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Who would benefit from attending a Project LIFE program?

Any youth or young adult with a developmental disability seeking a future of greater adult independence in the areas of employment, adult living environments and community inclusion could benefit from this program. Project LIFE is particularly helpful to those individuals who are seeking to prepare for success in Project SEARCH programs.

What age should someone be to participate? Do they need to have completed their high school graduation credentials?

Project LIFE can be utilized in the high school setting with Junior/Seniors or in transition programming supporting individuals in 18-21 year olds and even beyond. Some adult service agencies are providing programming to individuals who have met graduation requirements but need Project LIFE to grow in independence.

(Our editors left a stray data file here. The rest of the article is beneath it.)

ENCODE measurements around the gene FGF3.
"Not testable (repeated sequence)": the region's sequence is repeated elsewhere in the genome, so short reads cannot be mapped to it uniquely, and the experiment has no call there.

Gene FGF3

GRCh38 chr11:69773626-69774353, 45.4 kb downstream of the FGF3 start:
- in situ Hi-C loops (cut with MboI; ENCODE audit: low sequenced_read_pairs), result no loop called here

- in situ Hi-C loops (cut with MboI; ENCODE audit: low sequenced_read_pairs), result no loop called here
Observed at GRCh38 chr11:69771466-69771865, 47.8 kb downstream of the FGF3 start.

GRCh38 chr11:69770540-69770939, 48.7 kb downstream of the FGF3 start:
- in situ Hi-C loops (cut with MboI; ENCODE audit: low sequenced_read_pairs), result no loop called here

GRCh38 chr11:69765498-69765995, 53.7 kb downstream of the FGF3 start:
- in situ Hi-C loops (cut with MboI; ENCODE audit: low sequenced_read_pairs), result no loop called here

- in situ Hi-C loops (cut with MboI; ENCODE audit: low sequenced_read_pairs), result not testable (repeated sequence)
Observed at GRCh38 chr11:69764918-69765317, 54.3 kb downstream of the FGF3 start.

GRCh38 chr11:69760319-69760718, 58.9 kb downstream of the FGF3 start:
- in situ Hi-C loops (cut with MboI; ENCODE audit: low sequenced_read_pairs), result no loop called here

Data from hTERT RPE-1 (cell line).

Who funds the Project LIFE program?

Typically the school district or organization that signs the licensing agreement is responsible for the cost. This includes the initial fee paid to Butler Tech, the cost of staffing the program, and other residual costs such as transportation of students to community training locations, etc. The Project LIFE Specialists can assist you with examining funding opportunities that may exist in your community.

How long does it take to get a Project LIFE program up and running?

Each replication is customized, but we have found that the programs that get off to the best start are those that spend 9-12 months planning the implementation of the program prior to full roll out for students. This allows time for the Project LIFE Specialist to provide virtual start up supports and in-person training to your program team ensuring a smooth and successful implementation of your program.

What does a typical daily schedule look like?

The daily schedule may vary depending upon your program setting (high school vs post high school). Typically, students participate in work based learning environments for at least 10-12 hours per week. Project LIFE curriculum is utilized for at least one hour a day and time may also be needed to provide individualized instruction per IEP or ISP guidelines. Time for transportation to and from community learning settings will also need to be taken into account.